Securing Homes

During our elementary school days back in India, in history, we studied about the life of people in the Vijaya Nagara Empire in South India during 14th and 15th century. We were enamored by the life led by the people of that kingdom, their prosperity, the country’s governance and the security they enjoyed.  We read that the people never locked the doors to their residences, no one coveted for others’ wealth even when it was left out in the open, so there was no need to secure homes. There was justice, fairness and plenty everywhere; there never was any need to steal and snatch from others – a key characteristic of security.

Applying it to the present age – we previously lived in Ottawa, Canada for about 10 years before we decided to move to US about 24 years ago. We had felt our neighborhood in Canada was very safe and secure. We wanted to live in such a secure neighborhood here in the Bay Area. We felt particularly lucky to find such a place, in a secluded community. We could leave our belongings outside, leave garage doors open, cars unlocked, etc. It was truly safe and secure. After a few years we started seeing many trespassers, solicitors, and then cars started getting broken into. This is when we started securing our belongings and paying more attention to better securing our homes.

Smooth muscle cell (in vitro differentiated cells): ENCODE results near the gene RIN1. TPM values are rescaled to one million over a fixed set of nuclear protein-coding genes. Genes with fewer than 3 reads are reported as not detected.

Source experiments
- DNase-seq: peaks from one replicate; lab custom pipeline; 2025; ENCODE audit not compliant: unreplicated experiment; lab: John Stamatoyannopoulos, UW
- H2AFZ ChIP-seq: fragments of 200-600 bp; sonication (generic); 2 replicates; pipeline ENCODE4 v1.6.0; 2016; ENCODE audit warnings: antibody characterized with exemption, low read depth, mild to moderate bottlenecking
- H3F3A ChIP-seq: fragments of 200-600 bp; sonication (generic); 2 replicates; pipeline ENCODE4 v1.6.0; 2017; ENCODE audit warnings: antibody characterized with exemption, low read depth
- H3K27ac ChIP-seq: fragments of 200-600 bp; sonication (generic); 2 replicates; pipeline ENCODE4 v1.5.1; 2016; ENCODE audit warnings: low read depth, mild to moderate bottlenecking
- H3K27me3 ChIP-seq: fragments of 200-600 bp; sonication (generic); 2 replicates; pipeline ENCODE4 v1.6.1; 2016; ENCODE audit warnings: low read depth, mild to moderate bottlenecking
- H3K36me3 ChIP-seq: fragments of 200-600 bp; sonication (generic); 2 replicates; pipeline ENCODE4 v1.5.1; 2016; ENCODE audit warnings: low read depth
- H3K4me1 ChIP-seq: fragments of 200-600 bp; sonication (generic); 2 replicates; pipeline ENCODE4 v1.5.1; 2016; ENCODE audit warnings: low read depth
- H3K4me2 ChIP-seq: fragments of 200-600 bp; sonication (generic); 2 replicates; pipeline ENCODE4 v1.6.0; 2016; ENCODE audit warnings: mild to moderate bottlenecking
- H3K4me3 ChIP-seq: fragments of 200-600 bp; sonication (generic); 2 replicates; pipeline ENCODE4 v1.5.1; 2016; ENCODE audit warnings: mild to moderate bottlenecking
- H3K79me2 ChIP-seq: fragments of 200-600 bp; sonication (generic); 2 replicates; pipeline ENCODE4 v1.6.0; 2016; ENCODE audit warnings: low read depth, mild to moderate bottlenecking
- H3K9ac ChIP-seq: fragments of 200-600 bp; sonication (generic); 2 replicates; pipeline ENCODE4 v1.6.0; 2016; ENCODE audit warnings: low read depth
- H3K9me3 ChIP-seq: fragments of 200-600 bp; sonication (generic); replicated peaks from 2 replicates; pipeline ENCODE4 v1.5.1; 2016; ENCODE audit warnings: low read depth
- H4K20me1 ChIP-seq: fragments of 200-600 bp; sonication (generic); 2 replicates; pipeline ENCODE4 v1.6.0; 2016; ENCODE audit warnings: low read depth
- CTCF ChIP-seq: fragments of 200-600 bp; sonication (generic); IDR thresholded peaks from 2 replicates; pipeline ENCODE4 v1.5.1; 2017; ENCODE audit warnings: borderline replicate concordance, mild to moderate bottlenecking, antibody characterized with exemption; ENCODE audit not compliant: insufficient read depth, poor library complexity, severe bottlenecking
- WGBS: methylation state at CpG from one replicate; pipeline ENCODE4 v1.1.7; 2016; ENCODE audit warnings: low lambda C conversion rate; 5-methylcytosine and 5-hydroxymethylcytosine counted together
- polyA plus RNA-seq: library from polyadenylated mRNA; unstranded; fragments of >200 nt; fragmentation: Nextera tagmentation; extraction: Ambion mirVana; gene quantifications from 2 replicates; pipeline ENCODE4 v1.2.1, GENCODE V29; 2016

So, what did we do? Is security system the first option to pursue?

The answer is – maybe, probably. But before we get to a ‘system’ to provide security, we can take many common-sense measures to ensure basic security. No system can work well if the foundations are not well addressed.

There are various aspects of ensuring security – personal security, home security, job security, etc. We are concerned about residential home security here. As we know, security always involves securing against someone else, and in the home security case, the protection is against the intruders. Our focus is on how to provide such a protection.

Keep tuned-in to see some common-sense practices that can provide some basic home security from intruders.